According to Noble, "Letters of Transit" features his ninth version of Walter Bishop at that point in the series. He remarked, "It’s a lot of fun as an actor because it keeps me trying to refine and to finish small parts [of Walter]." In a June 2012 interview with Entertainment Weekly, Noble called "Letters of Transit" one of his favorites of the series, explaining that he "thought that was really a beautiful looking episode, beautifully told."
"Letters of Transit" first aired in the United States on April 20, 2012. An estimated 3.03 million viewers watched the episode. It earned a 1.0 ratings share among adults 18–49, a 10 percent increase from the series low of the previous week. Fringe finished third in its timeslot behind NBC's Grimm and ABC's Primetime: What Would You Do?.
IGN's Ramsey Isler gave the episode a mixed review, noting that "its concept is intriguing, bold, and extremely risky. I'm just not sure if it works. It's such a drastic change of scenery and tone it's hard to say whether this is genius or madness." Isler observed that he would have "absolutely loved" the episode if he had been "given appropriate context through a suitable setup ... But the approach we got feels an awful lot like a gimmick, and this show does not need to gamble with gimmicks at this point." Isler did find positive elements of the episode however, and rated it 8 out of 10, an indication of a "great" episode. He praised Walter's return "to a much more confident, focused man who's a bit scary in his determination and resolve," as well as the events that followed. Isler concluded that "the core ideas are really good, but the way the new concepts were introduced seems haphazard, and a huge gamble that could turn off all but the most hardcore viewers."
Like Isler, Entertainment Weekly columnist Ken Tucker enjoyed Walter's transition "from happy, babbling, 'I love LSD!' licorice-licking Walter to a Walter who yelled at the others when escaping", calling it "one of the night's great pleasures." Tucker's Entertainment Weekly colleague Jeff Jensen commented that he was able to "roll" with some of the less plausible plot details (such as a still existing Massive Dynamic) out of praise for guest stars Cusick and Haig, believing they "worked well in this world." Jensen also reserved attention for Noble's scenes, calling them variously "frisky and poignant", "hilarious", and "touching." Lastly, Jensen was happy to find more details about the Observers, but wondered at the lack of the parallel universe's mention. MTV's Alex Zalben was more critical. He wondered how the episode fit into the rest of the season, and wrote "It’s a curious step, and could likely drive even more viewers away from a show that can’t afford to lose them." While disliking the "clunky, explainy" dialogue, Zalben still commented that, "for a die hard FRINGE fan like myself, this episode was crack. Huge emotion, crazy science, and epic set pieces. The end of the episode had me dying to watch the next one, even if it isn’t a direct continuation. That’s good television right there."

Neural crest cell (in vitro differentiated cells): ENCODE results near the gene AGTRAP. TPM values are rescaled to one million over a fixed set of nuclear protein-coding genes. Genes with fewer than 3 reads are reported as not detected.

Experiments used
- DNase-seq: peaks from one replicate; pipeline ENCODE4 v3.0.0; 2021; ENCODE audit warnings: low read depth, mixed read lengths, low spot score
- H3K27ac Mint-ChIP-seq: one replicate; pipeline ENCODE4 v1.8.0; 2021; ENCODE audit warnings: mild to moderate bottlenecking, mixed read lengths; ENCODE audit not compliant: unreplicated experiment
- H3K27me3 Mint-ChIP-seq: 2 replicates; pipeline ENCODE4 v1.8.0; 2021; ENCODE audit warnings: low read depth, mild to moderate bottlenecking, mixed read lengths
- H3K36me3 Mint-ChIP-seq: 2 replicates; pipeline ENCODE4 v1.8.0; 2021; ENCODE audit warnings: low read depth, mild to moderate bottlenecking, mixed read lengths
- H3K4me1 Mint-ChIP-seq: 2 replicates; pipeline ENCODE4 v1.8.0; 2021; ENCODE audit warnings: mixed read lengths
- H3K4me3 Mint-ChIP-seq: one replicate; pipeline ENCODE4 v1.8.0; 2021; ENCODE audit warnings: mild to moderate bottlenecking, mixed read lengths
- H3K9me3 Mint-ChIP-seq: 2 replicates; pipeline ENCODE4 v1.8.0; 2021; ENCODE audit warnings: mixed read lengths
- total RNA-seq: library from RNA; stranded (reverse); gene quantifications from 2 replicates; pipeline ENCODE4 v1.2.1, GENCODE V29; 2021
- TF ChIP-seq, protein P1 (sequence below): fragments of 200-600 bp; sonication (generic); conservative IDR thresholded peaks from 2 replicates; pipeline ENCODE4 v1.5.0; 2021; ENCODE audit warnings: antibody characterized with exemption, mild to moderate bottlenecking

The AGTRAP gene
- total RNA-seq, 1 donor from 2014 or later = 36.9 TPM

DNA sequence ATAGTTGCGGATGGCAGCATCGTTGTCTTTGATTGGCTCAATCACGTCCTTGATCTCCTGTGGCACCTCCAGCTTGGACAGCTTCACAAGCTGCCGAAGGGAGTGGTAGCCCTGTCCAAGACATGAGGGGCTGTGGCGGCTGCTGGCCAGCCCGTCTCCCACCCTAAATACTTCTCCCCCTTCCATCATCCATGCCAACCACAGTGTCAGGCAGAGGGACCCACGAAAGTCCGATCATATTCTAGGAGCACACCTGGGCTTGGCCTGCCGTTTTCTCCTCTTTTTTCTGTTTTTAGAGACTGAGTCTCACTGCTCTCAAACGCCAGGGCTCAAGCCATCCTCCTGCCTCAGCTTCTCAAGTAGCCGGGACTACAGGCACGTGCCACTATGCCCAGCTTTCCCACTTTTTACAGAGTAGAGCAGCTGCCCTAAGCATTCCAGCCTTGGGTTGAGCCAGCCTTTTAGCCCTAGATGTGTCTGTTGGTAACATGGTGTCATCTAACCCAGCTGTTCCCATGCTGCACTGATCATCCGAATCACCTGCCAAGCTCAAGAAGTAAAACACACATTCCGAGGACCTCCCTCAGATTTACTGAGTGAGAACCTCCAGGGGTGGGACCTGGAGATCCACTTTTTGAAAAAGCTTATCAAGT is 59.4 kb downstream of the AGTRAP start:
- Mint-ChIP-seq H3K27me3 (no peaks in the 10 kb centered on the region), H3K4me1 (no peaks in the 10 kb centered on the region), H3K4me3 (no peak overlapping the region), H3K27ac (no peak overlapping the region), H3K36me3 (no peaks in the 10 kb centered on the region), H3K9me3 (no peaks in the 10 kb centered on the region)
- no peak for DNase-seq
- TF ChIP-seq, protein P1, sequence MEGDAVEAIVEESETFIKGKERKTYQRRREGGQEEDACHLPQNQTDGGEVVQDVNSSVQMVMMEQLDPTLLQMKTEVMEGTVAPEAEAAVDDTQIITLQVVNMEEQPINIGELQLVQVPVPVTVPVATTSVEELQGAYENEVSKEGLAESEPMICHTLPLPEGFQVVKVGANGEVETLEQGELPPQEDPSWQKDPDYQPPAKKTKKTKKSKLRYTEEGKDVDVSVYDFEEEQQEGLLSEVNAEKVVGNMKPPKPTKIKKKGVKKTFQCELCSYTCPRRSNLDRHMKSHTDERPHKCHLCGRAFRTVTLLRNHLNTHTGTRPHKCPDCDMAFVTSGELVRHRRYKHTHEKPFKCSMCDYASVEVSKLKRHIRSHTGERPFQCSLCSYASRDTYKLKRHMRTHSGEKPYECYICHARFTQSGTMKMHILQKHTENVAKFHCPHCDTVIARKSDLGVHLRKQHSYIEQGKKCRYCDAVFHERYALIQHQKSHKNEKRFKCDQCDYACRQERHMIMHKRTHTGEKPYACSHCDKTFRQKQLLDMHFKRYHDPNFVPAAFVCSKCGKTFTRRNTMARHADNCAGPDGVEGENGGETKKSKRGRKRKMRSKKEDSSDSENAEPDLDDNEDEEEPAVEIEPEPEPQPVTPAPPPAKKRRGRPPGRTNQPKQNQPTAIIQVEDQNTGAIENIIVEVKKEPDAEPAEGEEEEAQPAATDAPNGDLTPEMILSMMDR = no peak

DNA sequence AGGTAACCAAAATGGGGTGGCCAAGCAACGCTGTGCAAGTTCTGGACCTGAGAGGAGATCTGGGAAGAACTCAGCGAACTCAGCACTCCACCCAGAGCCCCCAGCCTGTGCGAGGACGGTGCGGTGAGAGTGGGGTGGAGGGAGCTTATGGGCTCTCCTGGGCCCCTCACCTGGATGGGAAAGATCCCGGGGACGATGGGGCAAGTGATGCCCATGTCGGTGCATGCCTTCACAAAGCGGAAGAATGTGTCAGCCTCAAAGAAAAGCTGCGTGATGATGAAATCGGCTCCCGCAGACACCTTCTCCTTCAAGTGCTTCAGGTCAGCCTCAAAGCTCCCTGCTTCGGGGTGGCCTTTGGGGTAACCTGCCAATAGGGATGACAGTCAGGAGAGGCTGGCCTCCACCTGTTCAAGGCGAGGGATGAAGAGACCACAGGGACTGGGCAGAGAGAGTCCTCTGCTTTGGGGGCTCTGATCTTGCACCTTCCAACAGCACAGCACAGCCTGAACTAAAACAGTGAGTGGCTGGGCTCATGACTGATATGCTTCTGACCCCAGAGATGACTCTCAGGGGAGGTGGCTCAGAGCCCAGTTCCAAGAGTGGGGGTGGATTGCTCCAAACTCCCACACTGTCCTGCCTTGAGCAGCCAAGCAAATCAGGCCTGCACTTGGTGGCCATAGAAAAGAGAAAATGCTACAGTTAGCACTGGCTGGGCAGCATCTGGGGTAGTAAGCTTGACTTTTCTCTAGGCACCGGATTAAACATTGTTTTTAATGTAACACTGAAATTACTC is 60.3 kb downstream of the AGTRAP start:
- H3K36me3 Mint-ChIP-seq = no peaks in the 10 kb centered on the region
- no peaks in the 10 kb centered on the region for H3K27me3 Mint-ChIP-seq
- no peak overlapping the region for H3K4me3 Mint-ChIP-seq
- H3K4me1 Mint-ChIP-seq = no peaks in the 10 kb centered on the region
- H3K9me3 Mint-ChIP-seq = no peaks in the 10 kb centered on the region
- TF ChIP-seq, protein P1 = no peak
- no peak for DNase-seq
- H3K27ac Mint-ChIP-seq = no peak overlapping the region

Jeff Jensen of Entertainment Weekly named "Letters of Transit" the seventeenth best episode of the series, stating "What at first seemed to be one of Fringe's nutty number 19s turned out to be the episode that helped earn the series a fifth and final year. Of course, some may now question the merits of ringing out the series with a season-long story set entirely in this future dystopia ruled by oppressive Observers. But the single episode that introduced this premise was a cool jolt that opened a new front of Fringe mythology and gave us a character that would have a lasting impact, Etta." The episode has been nominated for the 2013 Hugo Award for Best Dramatic Presentation (Short Form).
Of the 100 episodes in the five seasons, this is the only one where Olivia Dunham does not appear.